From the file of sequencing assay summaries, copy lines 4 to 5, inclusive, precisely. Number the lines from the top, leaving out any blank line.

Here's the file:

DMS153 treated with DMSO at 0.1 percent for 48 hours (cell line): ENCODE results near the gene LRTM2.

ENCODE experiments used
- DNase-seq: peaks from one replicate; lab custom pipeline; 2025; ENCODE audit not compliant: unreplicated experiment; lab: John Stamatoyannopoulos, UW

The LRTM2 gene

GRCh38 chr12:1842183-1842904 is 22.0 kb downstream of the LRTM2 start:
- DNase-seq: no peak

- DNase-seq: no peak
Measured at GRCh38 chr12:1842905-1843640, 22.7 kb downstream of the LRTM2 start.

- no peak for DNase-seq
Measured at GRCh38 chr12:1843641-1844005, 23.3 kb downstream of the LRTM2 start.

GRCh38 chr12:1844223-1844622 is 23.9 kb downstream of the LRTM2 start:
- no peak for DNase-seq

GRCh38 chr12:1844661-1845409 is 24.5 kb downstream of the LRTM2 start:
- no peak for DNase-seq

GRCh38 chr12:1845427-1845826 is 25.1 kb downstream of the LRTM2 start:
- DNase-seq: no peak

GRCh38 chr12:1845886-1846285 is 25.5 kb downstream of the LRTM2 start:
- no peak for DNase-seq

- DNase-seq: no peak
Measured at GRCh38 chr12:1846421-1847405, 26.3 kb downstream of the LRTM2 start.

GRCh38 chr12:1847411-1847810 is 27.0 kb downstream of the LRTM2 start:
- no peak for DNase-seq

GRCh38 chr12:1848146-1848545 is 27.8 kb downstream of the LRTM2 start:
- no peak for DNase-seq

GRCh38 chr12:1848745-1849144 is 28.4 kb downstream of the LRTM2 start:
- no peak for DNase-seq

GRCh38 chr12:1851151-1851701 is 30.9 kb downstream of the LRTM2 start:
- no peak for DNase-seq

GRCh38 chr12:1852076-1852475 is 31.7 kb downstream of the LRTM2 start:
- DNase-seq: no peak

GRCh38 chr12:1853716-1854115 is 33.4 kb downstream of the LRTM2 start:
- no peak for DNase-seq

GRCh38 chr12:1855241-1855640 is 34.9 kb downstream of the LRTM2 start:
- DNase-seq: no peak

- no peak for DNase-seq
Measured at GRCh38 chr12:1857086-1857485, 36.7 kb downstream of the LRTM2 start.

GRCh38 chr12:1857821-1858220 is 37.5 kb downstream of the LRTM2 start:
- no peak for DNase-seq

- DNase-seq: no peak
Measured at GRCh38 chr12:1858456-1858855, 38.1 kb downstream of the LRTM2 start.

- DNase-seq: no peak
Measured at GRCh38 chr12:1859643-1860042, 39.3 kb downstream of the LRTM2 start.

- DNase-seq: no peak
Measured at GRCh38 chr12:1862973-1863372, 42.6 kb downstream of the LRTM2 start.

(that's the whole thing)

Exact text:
The LRTM2 gene

GRCh38 chr12:1842183-1842904 is 22.0 kb downstream of the LRTM2 start: